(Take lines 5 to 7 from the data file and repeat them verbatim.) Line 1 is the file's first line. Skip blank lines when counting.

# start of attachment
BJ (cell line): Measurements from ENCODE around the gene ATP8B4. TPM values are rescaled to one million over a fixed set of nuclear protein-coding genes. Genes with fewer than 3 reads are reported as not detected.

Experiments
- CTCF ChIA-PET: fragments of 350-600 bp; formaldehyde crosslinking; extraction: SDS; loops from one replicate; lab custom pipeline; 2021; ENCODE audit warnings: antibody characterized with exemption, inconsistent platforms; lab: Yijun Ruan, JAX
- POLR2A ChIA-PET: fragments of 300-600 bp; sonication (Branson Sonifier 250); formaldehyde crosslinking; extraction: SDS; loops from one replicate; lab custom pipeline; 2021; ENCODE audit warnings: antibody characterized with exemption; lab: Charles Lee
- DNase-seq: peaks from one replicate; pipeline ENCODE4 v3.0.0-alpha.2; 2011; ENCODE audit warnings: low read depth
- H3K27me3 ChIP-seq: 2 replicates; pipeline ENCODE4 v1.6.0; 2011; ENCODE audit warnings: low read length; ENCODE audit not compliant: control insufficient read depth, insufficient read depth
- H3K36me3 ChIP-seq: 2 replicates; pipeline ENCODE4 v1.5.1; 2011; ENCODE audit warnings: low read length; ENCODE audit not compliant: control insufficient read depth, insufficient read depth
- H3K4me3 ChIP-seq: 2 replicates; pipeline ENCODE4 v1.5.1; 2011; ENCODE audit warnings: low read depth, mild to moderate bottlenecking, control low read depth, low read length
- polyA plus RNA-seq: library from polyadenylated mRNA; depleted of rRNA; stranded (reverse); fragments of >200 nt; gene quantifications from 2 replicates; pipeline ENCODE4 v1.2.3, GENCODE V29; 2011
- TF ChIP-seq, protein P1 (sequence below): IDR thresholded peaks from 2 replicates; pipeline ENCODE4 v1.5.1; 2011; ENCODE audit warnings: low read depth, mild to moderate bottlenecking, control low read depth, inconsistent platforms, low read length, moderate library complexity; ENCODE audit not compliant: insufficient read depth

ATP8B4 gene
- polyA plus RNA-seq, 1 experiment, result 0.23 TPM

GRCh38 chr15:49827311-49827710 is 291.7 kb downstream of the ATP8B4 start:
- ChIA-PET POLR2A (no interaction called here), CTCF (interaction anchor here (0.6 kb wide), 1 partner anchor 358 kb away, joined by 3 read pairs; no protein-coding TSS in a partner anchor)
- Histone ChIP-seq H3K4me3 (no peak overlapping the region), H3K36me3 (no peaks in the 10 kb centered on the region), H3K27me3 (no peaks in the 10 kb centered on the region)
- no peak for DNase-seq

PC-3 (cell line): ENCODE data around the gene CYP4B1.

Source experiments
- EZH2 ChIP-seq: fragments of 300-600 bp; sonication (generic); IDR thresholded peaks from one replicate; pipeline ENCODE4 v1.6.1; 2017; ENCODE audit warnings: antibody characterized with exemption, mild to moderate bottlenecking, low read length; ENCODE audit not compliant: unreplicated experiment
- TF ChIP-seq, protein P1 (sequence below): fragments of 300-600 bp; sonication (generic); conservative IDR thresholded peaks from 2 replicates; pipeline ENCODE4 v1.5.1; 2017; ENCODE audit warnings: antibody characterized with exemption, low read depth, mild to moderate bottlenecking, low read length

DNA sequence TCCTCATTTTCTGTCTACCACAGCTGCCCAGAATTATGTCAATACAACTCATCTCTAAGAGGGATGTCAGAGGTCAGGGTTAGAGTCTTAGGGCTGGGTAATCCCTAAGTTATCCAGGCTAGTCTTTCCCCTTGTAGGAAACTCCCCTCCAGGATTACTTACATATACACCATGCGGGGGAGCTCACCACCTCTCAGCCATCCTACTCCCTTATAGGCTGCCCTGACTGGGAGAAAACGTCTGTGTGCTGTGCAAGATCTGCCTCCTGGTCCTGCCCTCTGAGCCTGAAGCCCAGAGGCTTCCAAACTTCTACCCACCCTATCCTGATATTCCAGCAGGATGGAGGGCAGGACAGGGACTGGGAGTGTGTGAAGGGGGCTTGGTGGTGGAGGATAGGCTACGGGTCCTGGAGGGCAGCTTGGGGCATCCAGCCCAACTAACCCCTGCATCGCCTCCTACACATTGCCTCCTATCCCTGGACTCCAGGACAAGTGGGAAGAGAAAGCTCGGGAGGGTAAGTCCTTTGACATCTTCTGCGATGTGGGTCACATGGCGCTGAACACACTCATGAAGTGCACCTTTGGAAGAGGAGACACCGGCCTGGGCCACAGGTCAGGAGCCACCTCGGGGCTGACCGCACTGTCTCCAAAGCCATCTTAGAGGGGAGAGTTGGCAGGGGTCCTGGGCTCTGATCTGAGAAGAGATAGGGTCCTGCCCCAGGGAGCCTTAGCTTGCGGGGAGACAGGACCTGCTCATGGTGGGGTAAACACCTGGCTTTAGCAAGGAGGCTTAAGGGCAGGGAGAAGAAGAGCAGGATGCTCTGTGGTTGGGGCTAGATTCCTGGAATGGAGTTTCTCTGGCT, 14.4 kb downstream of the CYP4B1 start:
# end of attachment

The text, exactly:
- DNase-seq: peaks from one replicate; pipeline ENCODE4 v3.0.0-alpha.2; 2011; ENCODE audit warnings: low read depth
- H3K27me3 ChIP-seq: 2 replicates; pipeline ENCODE4 v1.6.0; 2011; ENCODE audit warnings: low read length; ENCODE audit not compliant: control insufficient read depth, insufficient read depth
- H3K36me3 ChIP-seq: 2 replicates; pipeline ENCODE4 v1.5.1; 2011; ENCODE audit warnings: low read length; ENCODE audit not compliant: control insufficient read depth, insufficient read depth